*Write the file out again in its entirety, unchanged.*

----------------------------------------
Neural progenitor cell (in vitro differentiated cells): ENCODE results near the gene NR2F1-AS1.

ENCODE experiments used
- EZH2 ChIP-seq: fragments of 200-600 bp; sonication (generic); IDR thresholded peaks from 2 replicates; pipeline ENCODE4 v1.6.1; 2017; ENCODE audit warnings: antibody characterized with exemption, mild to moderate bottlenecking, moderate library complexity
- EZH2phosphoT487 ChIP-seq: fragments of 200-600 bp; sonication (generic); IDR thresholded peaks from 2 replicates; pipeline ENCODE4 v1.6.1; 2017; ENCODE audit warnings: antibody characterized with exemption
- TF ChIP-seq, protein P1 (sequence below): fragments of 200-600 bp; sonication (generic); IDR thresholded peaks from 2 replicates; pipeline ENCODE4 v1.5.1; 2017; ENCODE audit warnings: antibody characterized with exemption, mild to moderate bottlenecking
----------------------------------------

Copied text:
Neural progenitor cell (in vitro differentiated cells): ENCODE results near the gene NR2F1-AS1.

ENCODE experiments used
- EZH2 ChIP-seq: fragments of 200-600 bp; sonication (generic); IDR thresholded peaks from 2 replicates; pipeline ENCODE4 v1.6.1; 2017; ENCODE audit warnings: antibody characterized with exemption, mild to moderate bottlenecking, moderate library complexity
- EZH2phosphoT487 ChIP-seq: fragments of 200-600 bp; sonication (generic); IDR thresholded peaks from 2 replicates; pipeline ENCODE4 v1.6.1; 2017; ENCODE audit warnings: antibody characterized with exemption
- TF ChIP-seq, protein P1 (sequence below): fragments of 200-600 bp; sonication (generic); IDR thresholded peaks from 2 replicates; pipeline ENCODE4 v1.5.1; 2017; ENCODE audit warnings: antibody characterized with exemption, mild to moderate bottlenecking